On my last vist, I didn’t look to see if it was still living. I just wanted the memories of the large purple blooms that came in June to remain lodged in my aging mind. This plant also gave me good recollections of trout fishing in North Georgia streams where they love to grow.

Lucy and I used to talk about the platters of leaf lettuce we’d eaten as kids at church dinners, with a scattering of shallots, sliced boiled eggs and maybe some bacon crumbled about. The lettuce was “killed” with hot bacon grease. I never really understood the term.

Lucy and I couldn’t kneel to pick from a bed of lettuce at ground level, so on the hill above the garage at the Deck House I built a structure of landscape timbers, about waist high, so we could just reach out and pick lettuce without bending. 

I also tried raising strawberries there, but a rabbit ended this venture.

Lucy loved a plant named mahonia that had yellow blooms that matured into blueberry-like fruit that the birds liked. A mocking bird once nested in a mahonia bush in front of the Deck House. 

She would chase me away if I came too close. Her mate would sing for me every morning when I went up the driveway for my Atlanta Journal.

Tomatoes were my most successful vegetable crop. I would take bags of them to the office for my staff. I saved enough for plenty of tomato sandwiches which we savored.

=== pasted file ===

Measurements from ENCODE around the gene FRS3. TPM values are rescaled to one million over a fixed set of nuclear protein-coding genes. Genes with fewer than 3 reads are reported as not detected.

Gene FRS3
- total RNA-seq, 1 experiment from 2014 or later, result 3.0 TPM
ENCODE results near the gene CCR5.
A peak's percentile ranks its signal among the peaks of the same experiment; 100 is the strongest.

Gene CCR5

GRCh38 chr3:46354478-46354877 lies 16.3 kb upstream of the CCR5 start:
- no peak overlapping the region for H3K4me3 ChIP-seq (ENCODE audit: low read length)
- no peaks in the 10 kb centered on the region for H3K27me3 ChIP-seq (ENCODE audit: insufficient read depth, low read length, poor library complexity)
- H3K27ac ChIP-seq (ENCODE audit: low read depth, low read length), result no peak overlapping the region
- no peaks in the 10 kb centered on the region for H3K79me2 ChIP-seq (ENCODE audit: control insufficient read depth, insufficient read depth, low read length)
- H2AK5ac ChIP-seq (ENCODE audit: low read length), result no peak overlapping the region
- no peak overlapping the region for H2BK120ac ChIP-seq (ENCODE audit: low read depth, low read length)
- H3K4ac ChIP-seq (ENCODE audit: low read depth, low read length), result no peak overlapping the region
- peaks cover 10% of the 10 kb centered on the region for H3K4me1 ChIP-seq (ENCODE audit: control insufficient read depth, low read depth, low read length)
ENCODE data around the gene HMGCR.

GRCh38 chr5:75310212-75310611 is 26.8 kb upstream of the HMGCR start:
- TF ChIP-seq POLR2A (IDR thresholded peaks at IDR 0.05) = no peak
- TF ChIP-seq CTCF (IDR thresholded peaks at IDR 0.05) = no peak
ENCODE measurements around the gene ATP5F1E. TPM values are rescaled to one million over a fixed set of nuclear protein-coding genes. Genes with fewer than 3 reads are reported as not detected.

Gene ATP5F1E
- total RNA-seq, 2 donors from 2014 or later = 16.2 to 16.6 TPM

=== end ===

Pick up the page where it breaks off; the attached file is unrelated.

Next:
My niece Desi visited with her four year old twins, Ty and Taylor. When I showed Ty my cucumber vines, he said “Oh, you have pickles on a vine.” Smart boy!

I added a large sunroom on the 2nd floor of our deck house. I would sometimes go early to the sun room to watch the fog lift from the lake. 

Other times, Lucy and I would have our coffee while gazing at the mirror-like lake below us with the image of the trees across the lake seemingly upside down in the water. We would make each other laugh while we sipped a couple of cups.

For many years, we had a 20 ft. pontoon boat at our dock. Every afternoon, we would board our boat with our Australian Shepherds. Colonel would take his place proudly standing at the bow of the vessel like an Admiral. Bebe nestled near the stern on a sofa with Lucy.

We cruised around the 50-acre body of water feeding the ducks and geese. We had floating food for the surface-feeding fish and also food that sank to the bottom for the black and white catfish to enjoy. I have never seen this variety of catfish anywhere else. We could observe them feeding while almost swimming upside down. 

When we came back to our dock after floating by a miniature Stone Mountain across the lake, three turtles with their little heads sticking out of the water would be waiting for a treat. I didn’t give up my boat until my early eighties when I decided that I was too old to be climbing around on boats.

The pontoon boat with the red cockpit cover and the deck house with the many good memories have been signed over to others. I walk away into the setting sun — adios amigos, adios.

Click HERE to order Ray’s book Depression Baby: True Stories from Growing Up During the Great Depression in Appalachia — and Other Things…


  1. Another classic anchored in truth, love, forever memories, and raw emotion. Ray-best wishes always- Ralph Newberry

    • Ralph, thanks for your comments. I apologize for the late reply but it has been an unusual time in my life. However, I survived and with the assist of my editor and my son Bradford, we are coming out with my 3rd book very soon. Perhaps before my 91st birthday in August.